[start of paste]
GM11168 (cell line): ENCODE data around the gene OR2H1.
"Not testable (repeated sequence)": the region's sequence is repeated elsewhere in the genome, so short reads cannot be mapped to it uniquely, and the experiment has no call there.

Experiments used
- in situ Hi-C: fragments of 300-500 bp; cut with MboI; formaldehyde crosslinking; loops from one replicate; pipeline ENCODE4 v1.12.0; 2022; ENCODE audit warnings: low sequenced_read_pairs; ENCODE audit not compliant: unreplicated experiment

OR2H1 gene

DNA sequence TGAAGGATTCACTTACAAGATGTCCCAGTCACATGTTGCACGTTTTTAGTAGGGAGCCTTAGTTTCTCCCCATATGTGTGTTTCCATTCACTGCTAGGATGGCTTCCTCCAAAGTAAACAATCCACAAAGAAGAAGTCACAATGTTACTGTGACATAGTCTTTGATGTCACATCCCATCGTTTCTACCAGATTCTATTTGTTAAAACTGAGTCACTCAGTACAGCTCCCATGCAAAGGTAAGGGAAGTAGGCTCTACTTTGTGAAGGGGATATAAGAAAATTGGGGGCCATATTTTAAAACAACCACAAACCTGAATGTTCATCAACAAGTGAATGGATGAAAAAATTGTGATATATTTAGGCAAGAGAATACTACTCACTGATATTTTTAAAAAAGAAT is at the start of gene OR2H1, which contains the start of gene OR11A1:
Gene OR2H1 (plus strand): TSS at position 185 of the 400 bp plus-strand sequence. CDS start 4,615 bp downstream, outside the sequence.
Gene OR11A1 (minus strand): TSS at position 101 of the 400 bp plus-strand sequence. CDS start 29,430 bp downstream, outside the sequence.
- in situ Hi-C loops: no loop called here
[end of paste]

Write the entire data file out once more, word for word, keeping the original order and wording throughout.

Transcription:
GM11168 (cell line): ENCODE data around the gene OR2H1.
"Not testable (repeated sequence)": the region's sequence is repeated elsewhere in the genome, so short reads cannot be mapped to it uniquely, and the experiment has no call there.

Experiments used
- in situ Hi-C: fragments of 300-500 bp; cut with MboI; formaldehyde crosslinking; loops from one replicate; pipeline ENCODE4 v1.12.0; 2022; ENCODE audit warnings: low sequenced_read_pairs; ENCODE audit not compliant: unreplicated experiment

OR2H1 gene

DNA sequence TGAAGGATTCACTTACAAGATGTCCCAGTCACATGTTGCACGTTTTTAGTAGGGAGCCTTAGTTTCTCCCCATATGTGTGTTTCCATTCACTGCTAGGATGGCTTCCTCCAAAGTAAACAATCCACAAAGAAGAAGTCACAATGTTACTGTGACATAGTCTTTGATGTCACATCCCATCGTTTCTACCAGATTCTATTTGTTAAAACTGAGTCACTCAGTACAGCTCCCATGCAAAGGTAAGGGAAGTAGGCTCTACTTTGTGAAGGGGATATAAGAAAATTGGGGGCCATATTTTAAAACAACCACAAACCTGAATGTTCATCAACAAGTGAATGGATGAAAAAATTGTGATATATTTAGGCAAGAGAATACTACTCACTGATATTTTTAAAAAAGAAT is at the start of gene OR2H1, which contains the start of gene OR11A1:
Gene OR2H1 (plus strand): TSS at position 185 of the 400 bp plus-strand sequence. CDS start 4,615 bp downstream, outside the sequence.
Gene OR11A1 (minus strand): TSS at position 101 of the 400 bp plus-strand sequence. CDS start 29,430 bp downstream, outside the sequence.
- in situ Hi-C loops: no loop called here